It is obvious that citizens themselves have to contribute by their participation in the preventive programmes in order to improve the dismal values, especially in colorectal cancer. When planning and implementing preventive programmes, it is important to ensure the involvement of the widest population, including socially or otherwise handicapped individuals, which are generally reported to have a lower involvement in these programmes, as suggested by the results of the study described in the chapter regarding access to medical care. Special portals guaranteed by scientific/professional organisations are available in the Czech Republic to inform about the background, condition, and availability of screening programmes for malignant neoplasms in the Czech Republic, such as: www.mamo.cz, www.cervix.cz, and www.kolorektum.cz.
The cancer data presented undoubtedly reveal that the Czech Republic is experiencing a significant improvement of survival rates among patients with malignant neoplasms. If we are able to strengthen the screening programmes and people take part in them, this positive trend will continue.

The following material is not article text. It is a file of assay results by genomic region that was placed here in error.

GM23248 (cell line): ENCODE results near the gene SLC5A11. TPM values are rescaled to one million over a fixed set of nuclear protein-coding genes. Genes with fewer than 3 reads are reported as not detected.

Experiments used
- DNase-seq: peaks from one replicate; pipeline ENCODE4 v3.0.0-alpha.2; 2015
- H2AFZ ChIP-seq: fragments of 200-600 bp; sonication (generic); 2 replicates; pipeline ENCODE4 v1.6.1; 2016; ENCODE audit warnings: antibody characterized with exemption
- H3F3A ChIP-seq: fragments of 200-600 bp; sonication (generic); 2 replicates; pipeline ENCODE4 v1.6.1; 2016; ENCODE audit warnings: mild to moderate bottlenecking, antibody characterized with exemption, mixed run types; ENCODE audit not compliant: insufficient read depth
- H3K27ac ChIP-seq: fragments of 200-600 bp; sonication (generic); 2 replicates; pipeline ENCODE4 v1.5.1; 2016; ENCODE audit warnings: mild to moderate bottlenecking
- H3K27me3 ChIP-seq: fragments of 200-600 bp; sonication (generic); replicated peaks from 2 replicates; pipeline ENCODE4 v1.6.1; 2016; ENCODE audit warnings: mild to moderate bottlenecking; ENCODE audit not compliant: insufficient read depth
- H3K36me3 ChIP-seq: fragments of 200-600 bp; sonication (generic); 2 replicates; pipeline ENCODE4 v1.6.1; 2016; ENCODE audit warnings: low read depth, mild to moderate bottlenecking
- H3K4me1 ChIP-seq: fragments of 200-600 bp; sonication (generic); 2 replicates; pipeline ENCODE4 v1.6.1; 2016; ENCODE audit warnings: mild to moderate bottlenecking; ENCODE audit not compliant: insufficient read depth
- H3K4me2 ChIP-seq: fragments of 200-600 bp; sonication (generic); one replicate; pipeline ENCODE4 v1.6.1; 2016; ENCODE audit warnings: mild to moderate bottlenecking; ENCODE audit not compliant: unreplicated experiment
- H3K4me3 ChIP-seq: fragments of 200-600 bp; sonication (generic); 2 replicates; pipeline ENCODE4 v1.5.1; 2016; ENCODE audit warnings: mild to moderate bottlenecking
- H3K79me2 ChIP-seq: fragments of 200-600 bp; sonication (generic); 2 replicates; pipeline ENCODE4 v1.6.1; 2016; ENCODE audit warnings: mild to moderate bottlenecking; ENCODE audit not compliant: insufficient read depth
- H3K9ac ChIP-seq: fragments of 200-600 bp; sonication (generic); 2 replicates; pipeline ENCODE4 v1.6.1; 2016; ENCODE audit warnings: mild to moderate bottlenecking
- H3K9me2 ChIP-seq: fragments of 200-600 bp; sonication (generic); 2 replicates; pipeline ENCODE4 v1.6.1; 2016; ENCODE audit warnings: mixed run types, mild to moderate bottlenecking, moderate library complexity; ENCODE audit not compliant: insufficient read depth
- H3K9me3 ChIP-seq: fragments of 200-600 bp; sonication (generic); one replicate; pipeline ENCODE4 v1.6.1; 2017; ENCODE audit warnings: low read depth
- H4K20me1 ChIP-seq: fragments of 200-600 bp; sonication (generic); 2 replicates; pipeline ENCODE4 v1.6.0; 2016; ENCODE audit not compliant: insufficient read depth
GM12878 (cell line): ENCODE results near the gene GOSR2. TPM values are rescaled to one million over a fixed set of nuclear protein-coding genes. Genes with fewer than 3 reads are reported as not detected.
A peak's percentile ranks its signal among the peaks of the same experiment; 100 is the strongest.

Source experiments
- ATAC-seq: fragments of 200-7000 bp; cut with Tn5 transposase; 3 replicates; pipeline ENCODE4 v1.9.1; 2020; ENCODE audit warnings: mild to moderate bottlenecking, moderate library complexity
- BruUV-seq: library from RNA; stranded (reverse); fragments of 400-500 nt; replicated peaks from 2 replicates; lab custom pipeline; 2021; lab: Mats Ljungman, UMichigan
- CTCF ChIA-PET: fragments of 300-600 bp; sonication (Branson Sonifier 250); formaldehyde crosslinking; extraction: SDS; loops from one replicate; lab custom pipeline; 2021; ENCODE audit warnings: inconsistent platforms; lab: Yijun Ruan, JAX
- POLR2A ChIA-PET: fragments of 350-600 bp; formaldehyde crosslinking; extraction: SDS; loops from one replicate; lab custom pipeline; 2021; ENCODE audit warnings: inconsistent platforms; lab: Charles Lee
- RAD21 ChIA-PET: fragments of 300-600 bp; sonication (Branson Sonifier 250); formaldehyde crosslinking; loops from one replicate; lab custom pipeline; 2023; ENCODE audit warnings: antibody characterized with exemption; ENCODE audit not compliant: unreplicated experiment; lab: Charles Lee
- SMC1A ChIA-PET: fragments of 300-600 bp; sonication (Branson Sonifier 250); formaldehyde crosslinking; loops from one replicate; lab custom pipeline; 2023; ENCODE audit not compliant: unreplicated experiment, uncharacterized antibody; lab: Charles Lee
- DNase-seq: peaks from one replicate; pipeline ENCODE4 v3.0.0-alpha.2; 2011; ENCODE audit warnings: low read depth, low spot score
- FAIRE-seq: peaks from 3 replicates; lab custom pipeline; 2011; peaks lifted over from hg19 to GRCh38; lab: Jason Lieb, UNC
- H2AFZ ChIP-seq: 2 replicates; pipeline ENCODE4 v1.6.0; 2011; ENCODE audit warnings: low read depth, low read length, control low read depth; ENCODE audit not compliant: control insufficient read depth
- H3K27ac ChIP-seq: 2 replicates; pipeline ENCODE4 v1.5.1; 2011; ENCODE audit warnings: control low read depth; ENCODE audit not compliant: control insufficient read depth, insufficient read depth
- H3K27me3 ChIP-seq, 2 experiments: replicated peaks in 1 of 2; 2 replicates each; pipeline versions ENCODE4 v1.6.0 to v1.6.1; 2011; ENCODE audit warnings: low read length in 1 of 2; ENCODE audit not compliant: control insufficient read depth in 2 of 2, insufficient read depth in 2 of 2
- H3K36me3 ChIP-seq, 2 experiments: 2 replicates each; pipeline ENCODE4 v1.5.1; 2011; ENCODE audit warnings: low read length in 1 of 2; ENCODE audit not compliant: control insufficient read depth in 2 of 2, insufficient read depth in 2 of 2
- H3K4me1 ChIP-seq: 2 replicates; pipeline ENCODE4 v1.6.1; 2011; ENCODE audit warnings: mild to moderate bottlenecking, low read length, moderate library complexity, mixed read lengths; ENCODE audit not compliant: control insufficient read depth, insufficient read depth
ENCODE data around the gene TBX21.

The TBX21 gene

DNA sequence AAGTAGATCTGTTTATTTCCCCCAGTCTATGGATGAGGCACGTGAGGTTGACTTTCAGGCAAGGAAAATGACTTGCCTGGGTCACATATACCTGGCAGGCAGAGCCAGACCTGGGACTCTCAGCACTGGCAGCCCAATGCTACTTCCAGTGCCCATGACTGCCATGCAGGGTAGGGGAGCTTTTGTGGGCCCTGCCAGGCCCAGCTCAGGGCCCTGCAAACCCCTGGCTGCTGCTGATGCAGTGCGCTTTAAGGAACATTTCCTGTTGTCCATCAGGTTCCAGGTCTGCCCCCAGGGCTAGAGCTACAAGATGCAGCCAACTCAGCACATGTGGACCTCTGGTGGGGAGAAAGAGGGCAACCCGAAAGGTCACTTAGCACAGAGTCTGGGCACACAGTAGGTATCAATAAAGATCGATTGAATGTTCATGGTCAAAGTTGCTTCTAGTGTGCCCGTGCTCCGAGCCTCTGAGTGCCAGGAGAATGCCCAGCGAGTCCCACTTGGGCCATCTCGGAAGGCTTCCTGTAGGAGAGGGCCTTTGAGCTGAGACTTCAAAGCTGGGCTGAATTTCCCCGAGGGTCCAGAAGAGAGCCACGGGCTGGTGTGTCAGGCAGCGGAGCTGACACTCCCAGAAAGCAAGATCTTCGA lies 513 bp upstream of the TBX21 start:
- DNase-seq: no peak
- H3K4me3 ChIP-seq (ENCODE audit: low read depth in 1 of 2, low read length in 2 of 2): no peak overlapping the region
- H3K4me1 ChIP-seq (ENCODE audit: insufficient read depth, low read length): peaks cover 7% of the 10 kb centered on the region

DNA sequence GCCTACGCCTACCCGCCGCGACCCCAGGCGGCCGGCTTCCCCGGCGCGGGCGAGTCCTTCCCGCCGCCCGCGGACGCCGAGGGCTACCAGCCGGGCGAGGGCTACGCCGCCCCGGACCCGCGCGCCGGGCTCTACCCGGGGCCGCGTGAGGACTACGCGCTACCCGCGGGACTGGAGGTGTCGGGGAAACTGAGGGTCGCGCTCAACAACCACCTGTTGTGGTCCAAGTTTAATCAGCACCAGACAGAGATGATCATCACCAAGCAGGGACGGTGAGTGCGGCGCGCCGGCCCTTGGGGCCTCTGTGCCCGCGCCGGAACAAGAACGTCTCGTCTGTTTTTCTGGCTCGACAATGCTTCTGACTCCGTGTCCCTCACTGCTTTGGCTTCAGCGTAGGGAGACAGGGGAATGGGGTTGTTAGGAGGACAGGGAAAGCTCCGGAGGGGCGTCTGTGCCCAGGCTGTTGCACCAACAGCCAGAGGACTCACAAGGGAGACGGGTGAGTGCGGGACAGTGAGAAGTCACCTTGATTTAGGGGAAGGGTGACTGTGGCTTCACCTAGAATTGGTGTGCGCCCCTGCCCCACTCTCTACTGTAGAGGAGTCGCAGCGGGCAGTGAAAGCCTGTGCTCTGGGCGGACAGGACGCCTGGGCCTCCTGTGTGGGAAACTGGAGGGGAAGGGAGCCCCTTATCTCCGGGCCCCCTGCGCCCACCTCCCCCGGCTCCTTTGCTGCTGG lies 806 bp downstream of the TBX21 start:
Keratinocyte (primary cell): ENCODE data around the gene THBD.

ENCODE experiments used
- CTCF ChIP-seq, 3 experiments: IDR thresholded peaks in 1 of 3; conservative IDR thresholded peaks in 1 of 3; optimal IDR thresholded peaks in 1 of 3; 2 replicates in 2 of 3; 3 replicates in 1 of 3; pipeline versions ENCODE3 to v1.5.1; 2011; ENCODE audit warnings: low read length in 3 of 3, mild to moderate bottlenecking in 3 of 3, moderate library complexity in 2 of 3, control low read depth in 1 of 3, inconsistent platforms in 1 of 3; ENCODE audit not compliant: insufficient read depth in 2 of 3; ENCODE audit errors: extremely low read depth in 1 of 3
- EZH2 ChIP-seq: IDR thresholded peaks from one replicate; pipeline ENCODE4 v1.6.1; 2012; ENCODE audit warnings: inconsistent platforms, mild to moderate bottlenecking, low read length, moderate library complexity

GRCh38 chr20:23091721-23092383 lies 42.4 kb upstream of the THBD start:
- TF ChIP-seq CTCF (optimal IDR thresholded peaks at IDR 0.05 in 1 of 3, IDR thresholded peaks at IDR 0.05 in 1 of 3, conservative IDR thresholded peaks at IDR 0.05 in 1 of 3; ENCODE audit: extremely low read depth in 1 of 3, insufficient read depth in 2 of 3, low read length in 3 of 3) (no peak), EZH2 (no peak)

Other results in the area of healthcare quality suggest that hospital mortality within 30 days after acute myocardial infarction and stroke is mildly worse in the Czech Republic than the average for OECD countries. On a long-term basis, the Czech Republic is among countries with a high vaccination rate of children against serious infectious diseases. On the other hand, we are among countries with the lowest percentage of elderly vaccinated against influenza, although this situation has also been mildly improving.
For more information see: www.oecd.org/health/healthataglance.